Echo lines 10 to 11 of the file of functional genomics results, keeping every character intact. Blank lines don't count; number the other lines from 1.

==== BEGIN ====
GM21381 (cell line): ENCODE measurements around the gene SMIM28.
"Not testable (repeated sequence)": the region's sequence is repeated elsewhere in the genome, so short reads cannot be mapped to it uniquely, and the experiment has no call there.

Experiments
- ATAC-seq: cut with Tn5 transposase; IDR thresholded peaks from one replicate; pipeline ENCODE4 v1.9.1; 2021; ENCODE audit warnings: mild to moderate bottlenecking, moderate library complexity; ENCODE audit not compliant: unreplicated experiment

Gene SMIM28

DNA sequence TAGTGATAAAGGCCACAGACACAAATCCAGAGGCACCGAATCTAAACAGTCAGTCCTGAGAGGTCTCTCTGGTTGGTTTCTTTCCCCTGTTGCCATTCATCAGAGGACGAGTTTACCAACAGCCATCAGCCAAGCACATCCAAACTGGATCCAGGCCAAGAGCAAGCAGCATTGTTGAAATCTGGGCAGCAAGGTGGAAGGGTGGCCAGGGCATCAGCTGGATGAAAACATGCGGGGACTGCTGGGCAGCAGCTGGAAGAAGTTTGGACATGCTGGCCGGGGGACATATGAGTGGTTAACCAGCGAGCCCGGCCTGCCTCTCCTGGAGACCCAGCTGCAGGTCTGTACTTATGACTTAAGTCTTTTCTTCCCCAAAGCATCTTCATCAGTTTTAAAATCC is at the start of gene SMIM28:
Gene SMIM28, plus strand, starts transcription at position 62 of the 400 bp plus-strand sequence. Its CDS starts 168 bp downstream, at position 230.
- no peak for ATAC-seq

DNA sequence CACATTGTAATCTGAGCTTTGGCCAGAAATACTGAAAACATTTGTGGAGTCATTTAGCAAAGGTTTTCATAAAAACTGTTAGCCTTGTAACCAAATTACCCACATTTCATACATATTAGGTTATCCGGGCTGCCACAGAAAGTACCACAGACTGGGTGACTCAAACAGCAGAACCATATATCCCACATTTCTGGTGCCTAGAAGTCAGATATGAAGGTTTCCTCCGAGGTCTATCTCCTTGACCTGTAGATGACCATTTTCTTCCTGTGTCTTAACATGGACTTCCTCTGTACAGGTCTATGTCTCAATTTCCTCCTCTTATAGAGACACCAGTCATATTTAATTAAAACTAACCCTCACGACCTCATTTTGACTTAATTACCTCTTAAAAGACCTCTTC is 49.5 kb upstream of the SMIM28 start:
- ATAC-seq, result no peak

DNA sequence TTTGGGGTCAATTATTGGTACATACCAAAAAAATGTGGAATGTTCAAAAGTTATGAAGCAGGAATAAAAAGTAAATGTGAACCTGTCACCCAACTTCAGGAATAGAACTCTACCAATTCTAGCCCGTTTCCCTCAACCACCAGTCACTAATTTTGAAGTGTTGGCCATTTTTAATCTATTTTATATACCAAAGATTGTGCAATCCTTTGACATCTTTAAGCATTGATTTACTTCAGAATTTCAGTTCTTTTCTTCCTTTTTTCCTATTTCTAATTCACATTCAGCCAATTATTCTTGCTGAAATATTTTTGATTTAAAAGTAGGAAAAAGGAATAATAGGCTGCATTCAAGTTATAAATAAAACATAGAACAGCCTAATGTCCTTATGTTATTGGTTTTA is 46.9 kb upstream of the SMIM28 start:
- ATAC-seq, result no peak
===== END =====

- ATAC-seq, result no peak

DNA sequence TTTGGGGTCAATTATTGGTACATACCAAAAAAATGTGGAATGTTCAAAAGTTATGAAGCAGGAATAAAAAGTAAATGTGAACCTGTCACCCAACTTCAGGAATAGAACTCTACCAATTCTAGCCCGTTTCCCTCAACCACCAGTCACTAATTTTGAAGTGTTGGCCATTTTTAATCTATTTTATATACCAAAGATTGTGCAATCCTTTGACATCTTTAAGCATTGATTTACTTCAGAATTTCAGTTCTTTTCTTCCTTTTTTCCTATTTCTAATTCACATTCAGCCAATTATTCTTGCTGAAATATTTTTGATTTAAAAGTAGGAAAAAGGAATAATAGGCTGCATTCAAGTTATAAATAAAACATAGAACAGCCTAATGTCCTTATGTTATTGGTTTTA is 46.9 kb upstream of the SMIM28 start: